Galera, O Rei is back with an old blog post of mine that is extremely important. Today I’m going to talk about the 7 toques (rhythms) of the berimbau you NEED to know. Once you start playing the berimbau, the first question usually is…”What do I play?”. I’m aiming to alleviate that first question today. Although this is not an in detail description of each, I will go over each.
The first toque you NEED to learn depends on your group and what type of game they most often play. In our group we usually play Sao Bento Grande de Angola. This toque is used for more of an upright game with spinning kicks, take downs, and aerial as well as ground acrobatics. This toque is sung to.
The next rhythm you should know is Benguela. Benguela is a game invented by Mestre Bimba to calm down heated games between Capoeiristas. When things got too hairy, Mestre Bimba would play this rhythm to slow them down, and make them focus on the strategy and trickiness. This toque is sung to.
The next toque you should learn is Regional de Bimba, also called Sao Bento. This rhythm is main toque that Mestre Bimba would used for training his students. It has sweeps, kicks, counter kicks, acrobatics, and also the reknowned Mestre Bimba Sequences (Sequencias de Ensino de Mestre Bimba). This is a little tricky to play if you’re not used to it, so that’s why I’m going to suggest the following toque first.
Regional de Bimba Contemporenea. This toque is almost identical to the last, only it’s simplified so the beginning berimbau player can practice the rhythm and still be successful. (See the Video Below)
The next rhythm you should know on the berimbau is Angola. Angola is said to be more similar to the original style of Capoeira that freed the slaves and sustained runaway slave colonies known as Quilombos. It is low to the ground, sometimes slower and very ceremonial. It contains a Ladainha, Chula, and Quadra as its structure in being sang to.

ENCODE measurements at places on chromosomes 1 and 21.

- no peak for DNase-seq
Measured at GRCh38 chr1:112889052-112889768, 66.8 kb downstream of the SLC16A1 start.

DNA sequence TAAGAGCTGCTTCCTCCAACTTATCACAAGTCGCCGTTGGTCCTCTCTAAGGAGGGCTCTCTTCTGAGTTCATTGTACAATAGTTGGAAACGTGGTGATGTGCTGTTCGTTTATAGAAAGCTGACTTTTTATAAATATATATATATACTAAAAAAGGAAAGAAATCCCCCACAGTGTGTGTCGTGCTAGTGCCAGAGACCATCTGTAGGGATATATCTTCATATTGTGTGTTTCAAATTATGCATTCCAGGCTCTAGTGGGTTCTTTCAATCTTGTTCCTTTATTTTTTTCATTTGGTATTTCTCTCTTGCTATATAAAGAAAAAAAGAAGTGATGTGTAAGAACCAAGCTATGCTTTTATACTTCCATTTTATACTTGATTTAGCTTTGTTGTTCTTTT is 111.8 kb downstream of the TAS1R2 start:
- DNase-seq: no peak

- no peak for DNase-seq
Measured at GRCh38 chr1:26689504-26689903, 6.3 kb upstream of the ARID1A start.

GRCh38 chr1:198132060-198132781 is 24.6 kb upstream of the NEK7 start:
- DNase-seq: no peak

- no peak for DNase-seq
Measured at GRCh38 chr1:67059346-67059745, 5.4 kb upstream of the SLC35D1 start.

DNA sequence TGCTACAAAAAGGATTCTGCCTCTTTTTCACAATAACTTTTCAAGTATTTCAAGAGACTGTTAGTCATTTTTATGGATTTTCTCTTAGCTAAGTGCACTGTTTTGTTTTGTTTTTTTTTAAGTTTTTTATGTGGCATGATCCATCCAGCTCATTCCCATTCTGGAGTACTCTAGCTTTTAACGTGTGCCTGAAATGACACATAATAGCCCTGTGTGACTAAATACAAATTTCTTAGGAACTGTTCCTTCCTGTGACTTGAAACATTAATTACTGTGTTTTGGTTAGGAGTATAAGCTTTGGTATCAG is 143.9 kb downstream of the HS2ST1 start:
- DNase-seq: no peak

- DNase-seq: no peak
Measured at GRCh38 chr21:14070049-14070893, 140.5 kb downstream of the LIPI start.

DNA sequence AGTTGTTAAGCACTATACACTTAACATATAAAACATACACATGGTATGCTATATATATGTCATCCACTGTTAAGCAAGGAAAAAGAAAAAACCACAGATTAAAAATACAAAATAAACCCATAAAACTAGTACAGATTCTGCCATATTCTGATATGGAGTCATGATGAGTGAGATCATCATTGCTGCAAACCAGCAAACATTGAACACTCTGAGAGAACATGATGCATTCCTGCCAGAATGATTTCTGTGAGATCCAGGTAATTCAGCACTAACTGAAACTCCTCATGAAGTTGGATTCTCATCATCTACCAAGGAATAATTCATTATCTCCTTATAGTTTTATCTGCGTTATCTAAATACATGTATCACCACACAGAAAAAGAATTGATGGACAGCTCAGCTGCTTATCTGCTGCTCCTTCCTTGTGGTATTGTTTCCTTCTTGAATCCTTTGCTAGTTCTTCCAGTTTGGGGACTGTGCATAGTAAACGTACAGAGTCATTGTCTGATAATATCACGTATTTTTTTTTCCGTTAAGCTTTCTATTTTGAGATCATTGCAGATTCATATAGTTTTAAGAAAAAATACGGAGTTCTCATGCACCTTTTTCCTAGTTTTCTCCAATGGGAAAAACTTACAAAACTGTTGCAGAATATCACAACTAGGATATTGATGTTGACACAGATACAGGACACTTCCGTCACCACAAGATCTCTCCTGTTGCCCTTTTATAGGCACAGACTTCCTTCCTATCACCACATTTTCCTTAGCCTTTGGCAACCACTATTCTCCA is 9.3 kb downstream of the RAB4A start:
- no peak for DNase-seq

You should also know how to play Santa Maria, also known as Pega Laranja no Chao…or Pega laranja no Chao Tico Tico. This also is a very ceremonial game used by freed slaves to earn money by playing Capoeira for tourists. Thy would ask for a dollar from tourists, put it on the floor, and play Capoeira around it. The first Capoeira to pick up the dollar with their mouth wins. They would feign drama and make the game look very entertaining demonstrating their body control on the floor. This is rhythm is not sang to
The next rhythm you should know is Cavalaria. This was a transitioning toque used to signal the police were coming. As soon as a Capoeira heard this rhythm, they would start dancing Samba de Roda. This toque is not sang to. It is very simple and mimics a siren.
On that note, you should learn Samba de Roda…the dance that hid Capoeira and helped it survive throughout the years of slavery. Of course the slave masters and police knew what they were doing, but slaves and later freed slaves commonly go together in a yard to dance Samba, so it was something a great cover.
So, that’s 8, but only really 7 rhythms because Regional and its simpler version-Regional de Bimba Contemporanea. I hope this blog has been of service to you. Like mentioned earlier, this is not an in detail description of each toque. But if you would like a guide to be more confident and competent in the roda check out my report here.
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